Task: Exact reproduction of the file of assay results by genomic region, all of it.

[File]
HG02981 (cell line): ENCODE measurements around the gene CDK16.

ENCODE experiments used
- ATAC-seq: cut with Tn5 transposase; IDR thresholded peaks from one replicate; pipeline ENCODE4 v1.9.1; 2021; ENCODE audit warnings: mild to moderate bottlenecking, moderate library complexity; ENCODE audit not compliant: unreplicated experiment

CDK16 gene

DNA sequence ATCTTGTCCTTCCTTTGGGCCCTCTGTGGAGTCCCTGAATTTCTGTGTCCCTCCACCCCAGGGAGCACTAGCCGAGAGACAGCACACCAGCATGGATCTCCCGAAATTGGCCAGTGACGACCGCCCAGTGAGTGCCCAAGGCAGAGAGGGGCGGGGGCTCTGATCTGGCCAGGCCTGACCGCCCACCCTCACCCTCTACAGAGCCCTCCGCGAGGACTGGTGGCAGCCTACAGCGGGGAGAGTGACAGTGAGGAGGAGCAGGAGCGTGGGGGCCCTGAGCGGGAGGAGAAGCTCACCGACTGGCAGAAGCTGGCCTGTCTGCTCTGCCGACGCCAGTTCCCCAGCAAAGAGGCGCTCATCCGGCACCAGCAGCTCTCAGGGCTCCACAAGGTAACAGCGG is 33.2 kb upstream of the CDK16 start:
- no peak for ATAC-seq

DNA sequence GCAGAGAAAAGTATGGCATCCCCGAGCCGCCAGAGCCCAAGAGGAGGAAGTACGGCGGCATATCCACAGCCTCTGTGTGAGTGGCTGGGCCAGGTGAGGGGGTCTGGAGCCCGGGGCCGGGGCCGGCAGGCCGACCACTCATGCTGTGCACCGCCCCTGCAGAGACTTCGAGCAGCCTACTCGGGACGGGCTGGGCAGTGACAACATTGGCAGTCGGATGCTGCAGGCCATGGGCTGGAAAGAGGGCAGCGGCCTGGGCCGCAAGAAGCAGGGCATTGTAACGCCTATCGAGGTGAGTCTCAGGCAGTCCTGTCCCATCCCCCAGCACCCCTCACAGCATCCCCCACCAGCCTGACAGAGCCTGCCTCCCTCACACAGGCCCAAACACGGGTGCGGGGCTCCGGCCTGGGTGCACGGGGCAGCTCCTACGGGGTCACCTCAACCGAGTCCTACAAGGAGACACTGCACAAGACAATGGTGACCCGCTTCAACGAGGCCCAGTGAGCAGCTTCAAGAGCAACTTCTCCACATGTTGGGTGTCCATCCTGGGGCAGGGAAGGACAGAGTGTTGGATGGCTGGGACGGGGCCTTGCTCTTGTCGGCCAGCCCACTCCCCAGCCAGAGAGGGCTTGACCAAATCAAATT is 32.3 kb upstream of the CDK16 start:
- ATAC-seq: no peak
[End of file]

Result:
HG02981 (cell line): ENCODE measurements around the gene CDK16.

ENCODE experiments used
- ATAC-seq: cut with Tn5 transposase; IDR thresholded peaks from one replicate; pipeline ENCODE4 v1.9.1; 2021; ENCODE audit warnings: mild to moderate bottlenecking, moderate library complexity; ENCODE audit not compliant: unreplicated experiment

CDK16 gene

DNA sequence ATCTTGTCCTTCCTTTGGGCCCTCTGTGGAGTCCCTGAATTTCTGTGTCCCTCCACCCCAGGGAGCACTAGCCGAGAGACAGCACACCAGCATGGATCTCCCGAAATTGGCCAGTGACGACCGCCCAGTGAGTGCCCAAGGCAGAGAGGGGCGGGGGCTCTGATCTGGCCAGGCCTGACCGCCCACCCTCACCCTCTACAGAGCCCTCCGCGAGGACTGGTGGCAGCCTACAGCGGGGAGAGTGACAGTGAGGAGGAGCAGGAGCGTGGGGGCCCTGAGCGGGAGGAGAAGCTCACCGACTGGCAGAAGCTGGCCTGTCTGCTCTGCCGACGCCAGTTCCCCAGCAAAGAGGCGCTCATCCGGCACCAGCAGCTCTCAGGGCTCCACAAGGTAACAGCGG is 33.2 kb upstream of the CDK16 start:
- no peak for ATAC-seq

DNA sequence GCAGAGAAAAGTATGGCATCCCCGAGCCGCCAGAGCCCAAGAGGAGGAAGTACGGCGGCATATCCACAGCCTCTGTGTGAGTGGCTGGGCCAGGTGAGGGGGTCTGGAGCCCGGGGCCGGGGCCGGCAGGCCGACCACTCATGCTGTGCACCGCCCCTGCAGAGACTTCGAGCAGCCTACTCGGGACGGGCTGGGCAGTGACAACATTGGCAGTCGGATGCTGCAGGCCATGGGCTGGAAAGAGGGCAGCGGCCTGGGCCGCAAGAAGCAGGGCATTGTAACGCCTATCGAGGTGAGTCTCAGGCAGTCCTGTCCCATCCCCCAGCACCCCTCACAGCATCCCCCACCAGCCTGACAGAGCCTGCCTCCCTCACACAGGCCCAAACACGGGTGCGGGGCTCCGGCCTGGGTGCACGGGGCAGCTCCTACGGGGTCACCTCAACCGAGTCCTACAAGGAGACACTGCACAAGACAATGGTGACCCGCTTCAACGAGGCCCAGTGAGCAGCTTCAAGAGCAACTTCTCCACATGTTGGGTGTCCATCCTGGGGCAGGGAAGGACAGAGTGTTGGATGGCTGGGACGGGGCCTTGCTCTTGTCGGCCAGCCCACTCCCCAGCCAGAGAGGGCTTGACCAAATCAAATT is 32.3 kb upstream of the CDK16 start:
- ATAC-seq: no peak